BUECHLER, WALTER K.1* and GEORGE W. ARGUS2. 11408 Shoshone Street, Boise, ID 83705; 2R.R.3-310 Haskins Rd., Merrickville, Ontario, Canada K0G 1N0. - Is this a willow leaf? - A review of diagnostic traits in modern Salix (Salicaceae) for use in fossil identification.
The purpose of this project is to compile morphological, ecological
and taxonomic information on worldwide, contemporary Salix to
better recognize and interpret fossil remains of that genus. Leaves
from 52 species of all four subgenera and from 36 sections were
cleared, stained and scanned on a high-resolution flatbed scanner.
These specimens, together with extensive herbarium material, were
examined, and classified by overall shape, form of leaf base and apex,
venation patterns, and epidermal and marginal traits. The modern genus
includes a much broader spectrum of leaf forms than is widely
recognized as "typical". Some broad-leaved species occur in
riparian habitats, together with narrow willow-like forms. Nanophyllic
and leptophyllic taxa grow in high mountain habitats and are usually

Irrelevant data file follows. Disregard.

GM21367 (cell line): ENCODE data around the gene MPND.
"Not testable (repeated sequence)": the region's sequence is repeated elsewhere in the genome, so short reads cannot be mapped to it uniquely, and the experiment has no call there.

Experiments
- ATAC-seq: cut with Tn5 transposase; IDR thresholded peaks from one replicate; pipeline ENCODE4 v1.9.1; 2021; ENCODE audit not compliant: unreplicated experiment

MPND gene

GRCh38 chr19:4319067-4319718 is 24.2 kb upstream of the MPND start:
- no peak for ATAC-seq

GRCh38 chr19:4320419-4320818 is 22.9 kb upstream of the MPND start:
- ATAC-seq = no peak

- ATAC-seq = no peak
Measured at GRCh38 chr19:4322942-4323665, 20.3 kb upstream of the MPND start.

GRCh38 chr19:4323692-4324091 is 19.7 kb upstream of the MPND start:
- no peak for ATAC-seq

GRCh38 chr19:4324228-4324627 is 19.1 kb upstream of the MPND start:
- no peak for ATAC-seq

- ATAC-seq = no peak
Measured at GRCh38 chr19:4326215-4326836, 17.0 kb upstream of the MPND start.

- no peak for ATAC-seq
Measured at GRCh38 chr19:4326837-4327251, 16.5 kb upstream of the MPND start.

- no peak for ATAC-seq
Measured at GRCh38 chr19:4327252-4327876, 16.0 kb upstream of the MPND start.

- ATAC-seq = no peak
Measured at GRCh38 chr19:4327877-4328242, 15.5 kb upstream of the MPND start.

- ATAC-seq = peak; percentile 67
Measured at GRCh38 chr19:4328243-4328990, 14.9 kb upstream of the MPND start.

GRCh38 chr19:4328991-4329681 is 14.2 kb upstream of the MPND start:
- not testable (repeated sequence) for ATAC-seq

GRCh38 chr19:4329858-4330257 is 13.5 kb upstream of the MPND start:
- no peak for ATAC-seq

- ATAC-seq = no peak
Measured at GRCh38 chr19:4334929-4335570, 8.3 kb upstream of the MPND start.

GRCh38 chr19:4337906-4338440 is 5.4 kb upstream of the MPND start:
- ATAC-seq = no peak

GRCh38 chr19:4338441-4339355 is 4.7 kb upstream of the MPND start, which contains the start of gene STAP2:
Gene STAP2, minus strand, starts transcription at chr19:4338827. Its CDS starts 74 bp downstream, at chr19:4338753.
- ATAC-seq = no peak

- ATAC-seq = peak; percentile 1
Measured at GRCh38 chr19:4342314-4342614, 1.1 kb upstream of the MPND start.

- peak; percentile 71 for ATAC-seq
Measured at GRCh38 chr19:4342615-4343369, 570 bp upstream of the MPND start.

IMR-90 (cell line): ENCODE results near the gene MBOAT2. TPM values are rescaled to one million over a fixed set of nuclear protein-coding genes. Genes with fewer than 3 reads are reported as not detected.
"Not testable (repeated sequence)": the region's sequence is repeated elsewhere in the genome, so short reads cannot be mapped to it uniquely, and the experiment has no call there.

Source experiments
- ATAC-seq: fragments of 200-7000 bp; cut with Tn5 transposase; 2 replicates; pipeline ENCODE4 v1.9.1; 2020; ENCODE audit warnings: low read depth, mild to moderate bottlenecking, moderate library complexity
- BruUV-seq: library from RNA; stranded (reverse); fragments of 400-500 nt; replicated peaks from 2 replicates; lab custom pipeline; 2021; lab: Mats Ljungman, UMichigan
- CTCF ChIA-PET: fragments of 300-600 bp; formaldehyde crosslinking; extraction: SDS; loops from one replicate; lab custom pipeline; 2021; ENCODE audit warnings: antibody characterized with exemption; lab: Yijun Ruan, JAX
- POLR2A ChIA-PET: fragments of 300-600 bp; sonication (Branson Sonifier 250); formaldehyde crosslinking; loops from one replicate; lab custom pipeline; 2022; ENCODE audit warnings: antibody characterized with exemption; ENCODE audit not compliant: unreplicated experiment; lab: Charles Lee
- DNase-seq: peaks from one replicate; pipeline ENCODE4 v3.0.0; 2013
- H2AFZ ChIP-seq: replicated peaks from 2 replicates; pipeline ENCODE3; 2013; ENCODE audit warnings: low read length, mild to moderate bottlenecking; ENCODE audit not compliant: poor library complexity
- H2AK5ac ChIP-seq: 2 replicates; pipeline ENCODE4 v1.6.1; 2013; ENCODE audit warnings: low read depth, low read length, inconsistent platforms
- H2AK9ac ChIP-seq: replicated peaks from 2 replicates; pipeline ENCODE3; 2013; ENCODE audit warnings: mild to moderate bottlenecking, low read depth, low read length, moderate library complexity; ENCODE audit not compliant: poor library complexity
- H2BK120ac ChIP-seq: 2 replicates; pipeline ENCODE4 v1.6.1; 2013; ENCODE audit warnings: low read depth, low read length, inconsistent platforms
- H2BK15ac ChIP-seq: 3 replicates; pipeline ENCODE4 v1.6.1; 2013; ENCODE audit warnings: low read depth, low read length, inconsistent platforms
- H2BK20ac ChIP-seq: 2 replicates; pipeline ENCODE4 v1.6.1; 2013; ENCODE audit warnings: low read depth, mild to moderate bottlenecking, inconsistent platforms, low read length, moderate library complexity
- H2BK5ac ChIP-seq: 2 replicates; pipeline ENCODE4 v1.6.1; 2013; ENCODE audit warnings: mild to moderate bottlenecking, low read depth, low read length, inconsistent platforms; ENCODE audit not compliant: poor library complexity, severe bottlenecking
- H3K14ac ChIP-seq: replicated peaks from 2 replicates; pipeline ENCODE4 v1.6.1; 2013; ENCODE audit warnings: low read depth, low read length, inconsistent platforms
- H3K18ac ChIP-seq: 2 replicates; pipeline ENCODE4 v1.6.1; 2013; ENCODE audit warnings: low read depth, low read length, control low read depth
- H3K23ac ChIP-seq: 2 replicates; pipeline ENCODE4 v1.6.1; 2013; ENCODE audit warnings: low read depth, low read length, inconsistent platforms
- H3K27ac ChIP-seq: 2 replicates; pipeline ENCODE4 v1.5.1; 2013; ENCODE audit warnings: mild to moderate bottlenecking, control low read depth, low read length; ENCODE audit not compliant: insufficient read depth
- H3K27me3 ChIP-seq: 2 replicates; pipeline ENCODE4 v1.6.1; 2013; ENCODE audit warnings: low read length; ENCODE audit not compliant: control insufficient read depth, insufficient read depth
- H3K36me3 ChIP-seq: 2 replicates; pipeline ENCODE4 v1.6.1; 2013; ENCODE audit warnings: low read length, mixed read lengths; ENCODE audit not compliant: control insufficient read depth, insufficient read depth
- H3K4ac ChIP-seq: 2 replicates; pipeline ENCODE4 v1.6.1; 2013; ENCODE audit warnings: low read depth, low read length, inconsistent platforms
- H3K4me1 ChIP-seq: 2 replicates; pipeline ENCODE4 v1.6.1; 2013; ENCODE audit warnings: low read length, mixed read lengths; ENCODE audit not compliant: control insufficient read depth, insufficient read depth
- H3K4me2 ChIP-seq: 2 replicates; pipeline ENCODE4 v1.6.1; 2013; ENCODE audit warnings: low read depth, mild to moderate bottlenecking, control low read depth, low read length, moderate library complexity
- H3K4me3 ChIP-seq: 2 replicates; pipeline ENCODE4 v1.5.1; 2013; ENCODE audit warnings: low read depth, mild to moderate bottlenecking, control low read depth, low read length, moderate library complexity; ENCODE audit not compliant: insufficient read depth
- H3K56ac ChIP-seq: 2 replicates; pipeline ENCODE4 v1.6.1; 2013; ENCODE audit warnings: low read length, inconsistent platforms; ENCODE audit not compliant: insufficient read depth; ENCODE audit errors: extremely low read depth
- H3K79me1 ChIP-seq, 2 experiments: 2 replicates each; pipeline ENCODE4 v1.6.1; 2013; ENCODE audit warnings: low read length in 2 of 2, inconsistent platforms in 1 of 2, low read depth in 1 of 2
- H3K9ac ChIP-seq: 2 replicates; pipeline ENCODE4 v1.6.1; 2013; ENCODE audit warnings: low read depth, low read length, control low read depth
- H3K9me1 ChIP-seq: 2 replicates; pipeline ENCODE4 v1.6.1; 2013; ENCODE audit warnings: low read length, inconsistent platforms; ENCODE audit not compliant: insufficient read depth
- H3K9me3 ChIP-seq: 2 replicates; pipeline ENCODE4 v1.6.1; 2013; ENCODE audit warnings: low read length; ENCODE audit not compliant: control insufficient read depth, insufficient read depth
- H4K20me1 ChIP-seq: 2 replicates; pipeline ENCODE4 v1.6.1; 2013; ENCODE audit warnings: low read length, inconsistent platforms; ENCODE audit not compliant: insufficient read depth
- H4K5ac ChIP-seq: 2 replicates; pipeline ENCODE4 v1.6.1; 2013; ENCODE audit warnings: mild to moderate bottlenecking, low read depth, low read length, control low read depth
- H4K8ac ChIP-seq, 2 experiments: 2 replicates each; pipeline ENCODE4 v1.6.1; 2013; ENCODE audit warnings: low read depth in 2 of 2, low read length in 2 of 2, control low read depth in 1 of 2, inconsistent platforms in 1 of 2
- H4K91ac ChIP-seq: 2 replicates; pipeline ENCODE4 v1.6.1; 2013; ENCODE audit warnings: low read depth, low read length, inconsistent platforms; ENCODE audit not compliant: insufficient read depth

only found in Quaternary deposits. Venation is pinnate camptodromous
(eucamptodromous with a varying tendency towards brochidodromous
loops) in the vast majority of species. Several members of subgenus
Chamaetia show a more scale-like venation with three or more
strong secondaries emerging from the petiole. "Willow-like"
leaves are found in numerous families from tropical to alpine or
arctic habitats; for extra-generic demarcation, leaf shape, venation
pattern, leaf base, characteristics of the margin (salicoid teeth,
presence or absence of a fimbrial vein) and epidermal traits are the
most important criteria. For infra-generic classification, leaf shape,
secondary vein patterns, and margin characteristics are used. Marginal
teeth and glands vary considerably in size, shape, and frequency
within the genus and are therefore important tools in paleobotanical
taxonomy. This study is part of a larger project which will include 1)
an examination of fossil and modern pollen, and modern stipules,
inflorescences, and infructescences, and 2) a worldwide classification
of the contemporary genus (G. Argus).
Key words: fossil, salicoid teeth, Salix, worldwide classification.